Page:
A showcase of extraordinary talents from Ballet Theatre of Maryland

A delightful variety of classical and contemporary works to be livestreamed while performed live for an audience.

Ballet Theatre of Maryland’s Momentum is a collection of four classical and contemporary works that showcases the extraordinary talents of the company. The first two pieces are choreographed by former Artistic Director Dianna Cuatto, while the third and fourth ones are choreographed by dancers Isaac Martinez and Lindsey Bell, respectively.

This viewing was streamed from the Prince George Community College Center for Performing Arts in Largo; the last two performances will be livestreamed and for an in-person audience outside Maryland Hall for the Creative Arts in Annapolis.

Scene from ‘When We,’ Ballet Theatre of Baltimore. DCMTA screenshot.

American Ballads, the first work, has dancers performing to traditional American folk songs. “Red Stripes” has military-style music, which the Corps (Carrie Cornelius, Madeline Jones, Brenna Sweeney, and Madison Sweeney), wearing red dresses, salute and kneel to in precise fashion. Soloist Cindy Case spins and extends her legs, while demi-soloists Hannah Hanson and Marjorie O’Hearne leap across the stage. “White Stripes” features a just-recognizable “America the Beautiful,” which the Corps (Amanda Cobb, Audrey Martin, Isabella Warshaw, and Victoria Walpole-McWilliams), in white dresses, dance to in a flowing, light fashion. Soloists Lauren Martinez and Lelan Lewis spin and leap together and separately before Lewis carries Martinez across the stage. “Blue Field” begins with a Trio of Caroline Anderson, Cassandra Hope, and Clara Molina saluting and extending their arms and legs. Richard Link and Karissa Kralik perform a dramatic duet, beginning with Link kneeling on the floor and slowly standing. He raises Kralik on his shoulders, spins and lifts her, before walking off to her kneeling in the center. In the finale, with “When Johnnie Comes Marching Home” (recognizable from the film Dr. Strangelove), each section reappears, first separately then together, ending a great mixture of colors as they salute and kneel.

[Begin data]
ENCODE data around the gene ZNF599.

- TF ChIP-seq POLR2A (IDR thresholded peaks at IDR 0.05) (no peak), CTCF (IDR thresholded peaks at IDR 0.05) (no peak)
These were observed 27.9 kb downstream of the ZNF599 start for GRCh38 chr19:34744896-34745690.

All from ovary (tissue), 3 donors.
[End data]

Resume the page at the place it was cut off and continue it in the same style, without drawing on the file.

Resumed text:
Shades of Blue features four separate duets dancing to the music of Saint-Saens, a Corps of dancers (Clara Molina, Celia Merritt, Catherine Welch, Mia Koshansky, Destiny Billot, Rowan Treece, and Ansley Mater) beginning and ending the piece. The Corps, in blue dresses, leap and spin, forming columns that pass each other. “Trust” has Isaac Martinez gracefully spinning, dipping, and carrying Sarah Jung, while “Devotion” shows Alexander Collen lifting Emily Brennan by her hands and spinning her around. “Introspection” features Collen again, this time spinning Lindsey Bell while she extends her leg, as well as lifting her upside down and carrying her across the stage. “Tranquility” begins with Victoria Siracusa lying on the ground, as Richard Link lifts her over his back and carries her, ending with her walking off to Link kneeling in the center. “Communion” features all four duets and the Corps returning, first separately, then all together.